What RAM can/can't I put in my 4,1>5,1? (details inside)

Discussion in 'Mac Pro' started by ithinkitsnice, Feb 12, 2016.

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  1. ithinkitsnice, Feb 12, 2016
    Last edited: Feb 12, 2016

    ithinkitsnice macrumors member

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    May 27, 2010
    #1
    I have a MP4,1 flashed to 5,1 (W3690), currently with 16GB (4x8GB) of DDR3 ECC 1333MHz modules.

    16GB was a decent whack way back when I stuck that in but obv not so much now, so I'm looking at swapping out 2x4GB modules for 2x8GB. I did a search for "DDR3 ECC 1333MHz 240pin" but there still seems to be things I don't quite follow.

    The vagaries of UDIMM, RDIMM, ECC, non-ECC etc are beyond me. I can see what I reckon must be compatible here, but I'm also not sure about the effects of mixing modules. For example, I think I cannot mix ECC and non-ECC, but I'm not sure.

    Can somebody give me a quick summary of what I can and can't do?
     
  2. h9826790 macrumors 604

    h9826790

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    Hong Kong
    #2
    You can mix ECC with non-ECC, result, ECC will be disabled.

    You CANNOT mix RDIMM with UDIMM, this is a straight rule to follow. If you only want to swap 2 sticks out, you have no choice but only buy RDIMM or UDIMM according to the RAM remaining in your Mac.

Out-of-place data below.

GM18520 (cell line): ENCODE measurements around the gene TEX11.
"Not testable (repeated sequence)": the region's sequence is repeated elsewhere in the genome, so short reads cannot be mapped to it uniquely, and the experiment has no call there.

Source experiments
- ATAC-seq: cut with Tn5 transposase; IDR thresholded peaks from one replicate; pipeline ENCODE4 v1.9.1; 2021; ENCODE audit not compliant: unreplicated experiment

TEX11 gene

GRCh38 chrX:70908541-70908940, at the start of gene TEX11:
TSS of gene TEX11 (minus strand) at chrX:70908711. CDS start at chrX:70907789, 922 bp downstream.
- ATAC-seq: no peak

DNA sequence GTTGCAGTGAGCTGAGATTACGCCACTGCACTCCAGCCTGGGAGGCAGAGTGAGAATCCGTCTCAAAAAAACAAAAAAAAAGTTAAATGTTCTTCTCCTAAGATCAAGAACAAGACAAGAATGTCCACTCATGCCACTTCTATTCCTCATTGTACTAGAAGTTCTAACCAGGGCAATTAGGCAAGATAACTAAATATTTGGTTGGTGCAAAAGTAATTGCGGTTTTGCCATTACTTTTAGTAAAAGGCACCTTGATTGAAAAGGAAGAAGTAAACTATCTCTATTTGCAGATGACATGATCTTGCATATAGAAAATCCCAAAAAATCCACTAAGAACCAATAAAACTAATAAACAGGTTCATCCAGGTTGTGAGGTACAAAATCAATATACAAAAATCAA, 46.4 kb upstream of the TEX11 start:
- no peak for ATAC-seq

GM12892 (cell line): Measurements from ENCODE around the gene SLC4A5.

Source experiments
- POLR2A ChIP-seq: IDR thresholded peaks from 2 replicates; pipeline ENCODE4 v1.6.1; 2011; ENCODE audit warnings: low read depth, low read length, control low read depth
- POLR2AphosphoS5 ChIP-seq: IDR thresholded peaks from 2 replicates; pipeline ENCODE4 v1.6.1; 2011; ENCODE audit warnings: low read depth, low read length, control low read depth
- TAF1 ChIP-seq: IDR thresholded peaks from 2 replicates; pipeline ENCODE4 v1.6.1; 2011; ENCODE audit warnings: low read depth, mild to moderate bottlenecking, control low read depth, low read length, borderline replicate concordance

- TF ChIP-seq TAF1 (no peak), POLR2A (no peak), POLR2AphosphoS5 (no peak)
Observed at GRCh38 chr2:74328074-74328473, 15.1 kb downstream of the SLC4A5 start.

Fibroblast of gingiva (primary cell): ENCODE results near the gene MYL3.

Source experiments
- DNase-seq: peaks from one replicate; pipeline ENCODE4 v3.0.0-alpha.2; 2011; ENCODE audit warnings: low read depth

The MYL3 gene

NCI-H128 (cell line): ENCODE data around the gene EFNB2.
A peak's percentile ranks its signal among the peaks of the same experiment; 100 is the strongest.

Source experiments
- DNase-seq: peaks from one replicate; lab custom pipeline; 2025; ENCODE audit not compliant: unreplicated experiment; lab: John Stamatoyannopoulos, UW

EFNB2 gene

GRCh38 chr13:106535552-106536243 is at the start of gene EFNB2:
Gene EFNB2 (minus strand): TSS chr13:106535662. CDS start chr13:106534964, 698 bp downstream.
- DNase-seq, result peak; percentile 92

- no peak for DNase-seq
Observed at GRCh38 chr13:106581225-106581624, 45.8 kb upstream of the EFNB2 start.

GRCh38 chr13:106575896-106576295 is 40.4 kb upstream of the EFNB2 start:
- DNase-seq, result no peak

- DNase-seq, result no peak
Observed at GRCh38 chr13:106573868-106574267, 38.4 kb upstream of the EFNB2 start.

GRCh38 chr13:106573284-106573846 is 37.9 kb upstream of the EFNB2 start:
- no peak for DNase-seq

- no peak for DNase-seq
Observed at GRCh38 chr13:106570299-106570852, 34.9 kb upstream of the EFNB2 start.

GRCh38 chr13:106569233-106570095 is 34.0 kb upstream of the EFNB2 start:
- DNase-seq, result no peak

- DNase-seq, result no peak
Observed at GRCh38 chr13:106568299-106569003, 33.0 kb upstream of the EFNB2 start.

You can mix the 1333 RAM with 1600 RAM or 1066 RAM etc, result, all RAM will follow the lowest speed RAM, and run at the lower speed (assuming the CPU etc is OK for that speed).
     
  3. kohlson macrumors 6502a

    Joined:
    Apr 23, 2010
    #3
    I did some work with a hardware vendor and Intel around this time. If I recall correctly, some of these CPUs wanted memory in triples for optimum performance. That's why the standard/base config was 6GB (3x2). The is a slight performance penalty for not configuring accordingly (5%-ish - memory read, not end-to-end). And, any performance hit is very much outweighed by memory contention - swapping to VM. Remember that these are server CPUs, and meant to go in tuned configurations. I suspect your usage doesn't fit this criteria. I mention all this because it can contribute to some of the understanding, and misunderstanding, of adding memory to Mac Pros. Note that I have 4x2GB in my 4,1. Also, good advice from h9826790.